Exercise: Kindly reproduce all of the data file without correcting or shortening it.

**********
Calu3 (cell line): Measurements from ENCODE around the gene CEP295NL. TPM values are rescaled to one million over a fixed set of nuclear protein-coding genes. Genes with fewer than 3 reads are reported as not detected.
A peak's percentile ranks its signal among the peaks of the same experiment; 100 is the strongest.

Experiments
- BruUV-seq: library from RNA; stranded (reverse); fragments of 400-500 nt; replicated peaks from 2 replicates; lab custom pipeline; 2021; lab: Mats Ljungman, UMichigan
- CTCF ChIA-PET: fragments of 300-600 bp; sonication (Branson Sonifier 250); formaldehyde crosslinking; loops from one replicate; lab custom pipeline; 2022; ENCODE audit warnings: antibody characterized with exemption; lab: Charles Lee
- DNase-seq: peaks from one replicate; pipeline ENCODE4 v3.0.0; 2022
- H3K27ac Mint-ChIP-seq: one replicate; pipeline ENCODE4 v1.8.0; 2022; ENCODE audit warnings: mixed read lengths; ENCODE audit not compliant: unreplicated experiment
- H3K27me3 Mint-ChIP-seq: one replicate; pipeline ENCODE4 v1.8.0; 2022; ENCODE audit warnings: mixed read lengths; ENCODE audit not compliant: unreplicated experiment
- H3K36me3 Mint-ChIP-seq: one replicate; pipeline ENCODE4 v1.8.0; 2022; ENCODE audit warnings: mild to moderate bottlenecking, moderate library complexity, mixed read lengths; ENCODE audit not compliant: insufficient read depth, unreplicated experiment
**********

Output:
Calu3 (cell line): Measurements from ENCODE around the gene CEP295NL. TPM values are rescaled to one million over a fixed set of nuclear protein-coding genes. Genes with fewer than 3 reads are reported as not detected.
A peak's percentile ranks its signal among the peaks of the same experiment; 100 is the strongest.

Experiments
- BruUV-seq: library from RNA; stranded (reverse); fragments of 400-500 nt; replicated peaks from 2 replicates; lab custom pipeline; 2021; lab: Mats Ljungman, UMichigan
- CTCF ChIA-PET: fragments of 300-600 bp; sonication (Branson Sonifier 250); formaldehyde crosslinking; loops from one replicate; lab custom pipeline; 2022; ENCODE audit warnings: antibody characterized with exemption; lab: Charles Lee
- DNase-seq: peaks from one replicate; pipeline ENCODE4 v3.0.0; 2022
- H3K27ac Mint-ChIP-seq: one replicate; pipeline ENCODE4 v1.8.0; 2022; ENCODE audit warnings: mixed read lengths; ENCODE audit not compliant: unreplicated experiment
- H3K27me3 Mint-ChIP-seq: one replicate; pipeline ENCODE4 v1.8.0; 2022; ENCODE audit warnings: mixed read lengths; ENCODE audit not compliant: unreplicated experiment
- H3K36me3 Mint-ChIP-seq: one replicate; pipeline ENCODE4 v1.8.0; 2022; ENCODE audit warnings: mild to moderate bottlenecking, moderate library complexity, mixed read lengths; ENCODE audit not compliant: insufficient read depth, unreplicated experiment